Develop Program Student Learning Outcomes (SLOs)

Last Updated: 4 March 2024. Click here to view archived versions of this page.

  1. What are program student learning outcomes?
  2. Why develop and publish program student learning outcomes?
  3. Characteristics of program student learning outcomes
  4. Developing program student learning outcomes
  5. Taxonomies and conceptual frameworks
  6. Examples of program student learning outcomes
  7. Equity-minded considerations for program SLO development
  8. Additional resources & sources consulted

Note: The information and resources contained here serve only as a primers to the exciting and diverse perspectives in the field today. This page will be continually updated to reflect shared understandings of equity-minded theory and practice in learning assessment.

1. What are program student learning outcomes?

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Program student learning outcomes (SLOs) are clear, concise statements that describe how students can demonstrate their mastery of program goals (Allen, 2008). These statements identify the knowledge, skills, or attitudes that students will be able to demonstrate, represent, or produce upon successful completion of the program.

The process of developing or revising program SLOs must be approached through the lens of equity-minded assessment. When writing SLOs, faculty should consider not only students’ understanding and skills, but also their diverse backgrounds, ideals, beliefs, abilities, and ways of knowing. We strongly recommend that program SLOs include equity-centered statements that encourage students to analyze thoughtfully, think critically, and meaningfully explore new ideas and perspectives on issues of equity, diversity, and inclusiveness.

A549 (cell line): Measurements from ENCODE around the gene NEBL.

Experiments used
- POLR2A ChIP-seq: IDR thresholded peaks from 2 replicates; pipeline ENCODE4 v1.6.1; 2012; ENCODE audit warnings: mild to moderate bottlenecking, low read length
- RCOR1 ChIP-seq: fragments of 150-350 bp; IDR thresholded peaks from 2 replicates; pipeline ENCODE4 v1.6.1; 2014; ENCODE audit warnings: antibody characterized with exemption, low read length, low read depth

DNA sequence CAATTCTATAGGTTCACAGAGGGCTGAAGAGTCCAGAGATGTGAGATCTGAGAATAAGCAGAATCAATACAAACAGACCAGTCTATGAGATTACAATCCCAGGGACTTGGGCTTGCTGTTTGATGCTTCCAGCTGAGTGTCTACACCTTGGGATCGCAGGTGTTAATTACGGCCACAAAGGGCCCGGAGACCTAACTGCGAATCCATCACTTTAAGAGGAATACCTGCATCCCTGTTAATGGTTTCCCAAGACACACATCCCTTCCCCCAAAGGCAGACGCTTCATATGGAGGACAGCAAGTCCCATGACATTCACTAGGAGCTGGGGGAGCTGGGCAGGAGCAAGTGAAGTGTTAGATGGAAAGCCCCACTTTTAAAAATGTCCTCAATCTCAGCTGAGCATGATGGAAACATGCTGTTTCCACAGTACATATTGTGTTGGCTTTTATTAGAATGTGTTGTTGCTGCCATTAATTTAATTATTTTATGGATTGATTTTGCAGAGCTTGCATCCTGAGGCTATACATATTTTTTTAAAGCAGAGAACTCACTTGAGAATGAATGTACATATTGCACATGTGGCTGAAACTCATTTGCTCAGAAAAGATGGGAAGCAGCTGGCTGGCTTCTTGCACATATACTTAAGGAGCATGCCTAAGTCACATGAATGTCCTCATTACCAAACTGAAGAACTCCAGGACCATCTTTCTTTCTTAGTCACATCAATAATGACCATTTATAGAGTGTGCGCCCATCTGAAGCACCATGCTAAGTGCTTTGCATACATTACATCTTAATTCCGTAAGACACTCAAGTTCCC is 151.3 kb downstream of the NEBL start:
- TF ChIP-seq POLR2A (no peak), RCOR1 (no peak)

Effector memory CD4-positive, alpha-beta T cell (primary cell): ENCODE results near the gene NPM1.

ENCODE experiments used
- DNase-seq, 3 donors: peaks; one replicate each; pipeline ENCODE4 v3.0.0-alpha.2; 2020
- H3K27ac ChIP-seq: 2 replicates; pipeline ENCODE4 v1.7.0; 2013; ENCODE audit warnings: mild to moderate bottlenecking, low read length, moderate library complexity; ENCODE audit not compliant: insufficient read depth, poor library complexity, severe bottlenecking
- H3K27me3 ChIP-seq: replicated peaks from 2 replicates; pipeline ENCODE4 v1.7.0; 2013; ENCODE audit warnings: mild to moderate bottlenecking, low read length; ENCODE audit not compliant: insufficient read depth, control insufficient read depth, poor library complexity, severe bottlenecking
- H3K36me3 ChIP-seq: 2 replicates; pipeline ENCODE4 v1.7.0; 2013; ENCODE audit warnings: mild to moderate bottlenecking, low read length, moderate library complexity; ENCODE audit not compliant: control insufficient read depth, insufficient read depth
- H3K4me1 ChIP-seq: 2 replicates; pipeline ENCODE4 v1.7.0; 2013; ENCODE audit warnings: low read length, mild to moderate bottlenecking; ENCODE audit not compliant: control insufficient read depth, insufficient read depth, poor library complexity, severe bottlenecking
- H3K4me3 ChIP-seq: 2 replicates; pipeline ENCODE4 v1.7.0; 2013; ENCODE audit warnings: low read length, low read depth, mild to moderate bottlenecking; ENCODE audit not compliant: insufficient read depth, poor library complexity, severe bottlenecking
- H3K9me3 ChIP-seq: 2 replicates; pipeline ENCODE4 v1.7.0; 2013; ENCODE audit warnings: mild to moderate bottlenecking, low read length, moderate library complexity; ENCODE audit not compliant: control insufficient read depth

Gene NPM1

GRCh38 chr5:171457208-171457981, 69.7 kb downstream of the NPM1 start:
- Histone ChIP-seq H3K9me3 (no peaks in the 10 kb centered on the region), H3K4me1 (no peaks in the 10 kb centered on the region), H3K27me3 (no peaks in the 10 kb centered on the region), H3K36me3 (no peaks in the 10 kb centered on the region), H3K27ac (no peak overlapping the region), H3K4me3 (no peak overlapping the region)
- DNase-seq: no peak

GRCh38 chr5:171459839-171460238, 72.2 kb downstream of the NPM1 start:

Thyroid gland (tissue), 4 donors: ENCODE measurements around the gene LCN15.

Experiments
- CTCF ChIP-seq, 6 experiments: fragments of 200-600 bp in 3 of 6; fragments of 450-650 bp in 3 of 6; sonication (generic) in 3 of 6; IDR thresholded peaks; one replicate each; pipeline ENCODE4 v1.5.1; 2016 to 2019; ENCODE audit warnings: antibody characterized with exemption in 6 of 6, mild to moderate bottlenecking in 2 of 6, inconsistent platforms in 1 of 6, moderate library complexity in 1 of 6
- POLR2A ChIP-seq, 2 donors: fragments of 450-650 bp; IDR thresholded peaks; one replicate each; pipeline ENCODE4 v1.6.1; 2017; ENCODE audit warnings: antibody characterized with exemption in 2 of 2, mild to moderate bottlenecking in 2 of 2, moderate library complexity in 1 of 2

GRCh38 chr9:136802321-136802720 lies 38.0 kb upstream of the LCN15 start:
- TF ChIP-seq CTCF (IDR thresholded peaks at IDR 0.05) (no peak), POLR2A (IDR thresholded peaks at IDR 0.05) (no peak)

Our recommendation is for each program to have at least one program SLO related to equity, diversity, inclusion, and/or cultural/intercultural competency.

2. Why develop and publish program student learning outcomes?

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Student learning outcomes (SLOs):

  • Encourage conscious equity-minded teaching and learning
  • Help students learn more effectively
  • Make clear what students should expect from their educational experience
  • Encourage students to be intentional learners who direct and monitor their own learning
  • Help faculty design courses, curriculum, and programs
  • Make graduates’ skills and knowledge clear to employers, accrediting agencies, etc.

Questions SLOs address include the following:

  • What knowledge, skills, and attitudes/values should the ideal student graduating from our program demonstrate?
  • How will they be able to demonstrate these?
  • How does our program guide students to reflect and think critically about equity issues as well as different perspectives and ways of knowing?
  • How well does our program prepare students for careers, graduate school, professional study, and/or lifelong learning?
  • What evidence can we use to demonstrate growth in students’ knowledge, skills, and attitudes/values as they progress through our program?

3. Characteristics of program SLOs:

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  • Meaningful and understandable to students
  • Written using student-focused and culturally-relevant language